Just three minutes of physical stress appears to increase males' responses to sexual stimuli, according to one study. When shown sexual images, males that had done a short bout of exerting strong hand grip just prior had a stronger bodily response compared to the control group, suggesting physical exertion could boost mechanisms controlling arousal.
The research focused on the sympathetic nervous system, which controls our “fight-or-flight" responses, and is activated by stress or arousal. It is therefore possible that physical exercise – even just a small stint – could have knock-on effects on sexual response and performance. However, previous research has never identified whether there is a physiological link between them, or whether their results were down to general excitation.
In this study, scientists from Germany asked a group of 40 males to go through a sympathetic training regime (a 3-minute handgrip test) or a similar control procedure. Then, the participants were shown various images, some of which were sexual.
During the picture phase, physiological measurements were taken from the participants, including heart rate, skin conductance, heart rate, and pupil dilation.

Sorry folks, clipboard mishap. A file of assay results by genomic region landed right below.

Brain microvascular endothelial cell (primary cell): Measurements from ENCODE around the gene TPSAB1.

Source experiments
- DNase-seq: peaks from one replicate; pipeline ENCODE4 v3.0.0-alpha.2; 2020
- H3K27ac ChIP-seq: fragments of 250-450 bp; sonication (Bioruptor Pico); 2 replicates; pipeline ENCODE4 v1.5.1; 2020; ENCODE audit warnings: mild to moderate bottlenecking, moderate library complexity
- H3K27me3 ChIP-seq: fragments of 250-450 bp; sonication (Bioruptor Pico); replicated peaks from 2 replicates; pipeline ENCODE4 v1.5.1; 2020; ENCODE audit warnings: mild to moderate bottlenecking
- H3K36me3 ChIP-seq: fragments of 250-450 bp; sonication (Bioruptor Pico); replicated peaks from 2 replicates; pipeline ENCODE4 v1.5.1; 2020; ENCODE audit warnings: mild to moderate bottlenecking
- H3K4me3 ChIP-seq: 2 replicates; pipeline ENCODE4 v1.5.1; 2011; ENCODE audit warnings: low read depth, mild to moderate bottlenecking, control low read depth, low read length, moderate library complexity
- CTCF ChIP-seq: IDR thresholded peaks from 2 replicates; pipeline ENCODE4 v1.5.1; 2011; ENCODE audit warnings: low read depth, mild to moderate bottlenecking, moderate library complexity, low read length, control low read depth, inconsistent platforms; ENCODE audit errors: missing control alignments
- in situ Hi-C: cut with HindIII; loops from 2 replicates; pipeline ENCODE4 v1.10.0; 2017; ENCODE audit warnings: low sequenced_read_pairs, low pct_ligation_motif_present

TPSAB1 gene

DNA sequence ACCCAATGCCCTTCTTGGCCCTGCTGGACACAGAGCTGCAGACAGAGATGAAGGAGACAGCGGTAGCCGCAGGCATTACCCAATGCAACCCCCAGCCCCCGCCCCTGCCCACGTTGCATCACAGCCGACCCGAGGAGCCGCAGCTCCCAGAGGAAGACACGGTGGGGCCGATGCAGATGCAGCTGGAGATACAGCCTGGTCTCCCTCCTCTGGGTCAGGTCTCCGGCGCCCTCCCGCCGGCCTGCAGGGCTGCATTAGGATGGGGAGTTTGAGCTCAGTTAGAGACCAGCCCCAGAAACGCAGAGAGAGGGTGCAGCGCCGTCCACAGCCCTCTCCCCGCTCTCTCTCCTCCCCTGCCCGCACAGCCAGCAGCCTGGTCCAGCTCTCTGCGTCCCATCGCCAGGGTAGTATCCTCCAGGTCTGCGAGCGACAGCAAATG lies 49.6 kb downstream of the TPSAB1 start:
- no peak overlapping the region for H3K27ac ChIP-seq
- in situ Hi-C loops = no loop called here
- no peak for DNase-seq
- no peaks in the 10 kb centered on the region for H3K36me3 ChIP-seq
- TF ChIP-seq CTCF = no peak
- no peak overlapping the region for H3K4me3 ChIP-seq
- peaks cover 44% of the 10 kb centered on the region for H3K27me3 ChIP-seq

The results showed that males that did the exercise had stronger physiological responses to the sexual images, while their responses to the other images stayed the same. When testing their parasympathetic nervous system, they also performed similarly to before, suggesting a specific action against the sympathetic nervous system.
“.Our findings provide strong evidence for enhancement of sexual processing by acute stress exposure in men and suggest differential involvement of parasympathetic versus sympathetic mechanisms,” conclude the researchers.
The study did involve a small sample size and did not include females, but it does provide a strong starting point for future research.
So, if you’re looking to get the best results in the bedroom, it might be time to get a pump going.
The research was published in the journal Psychophysiology.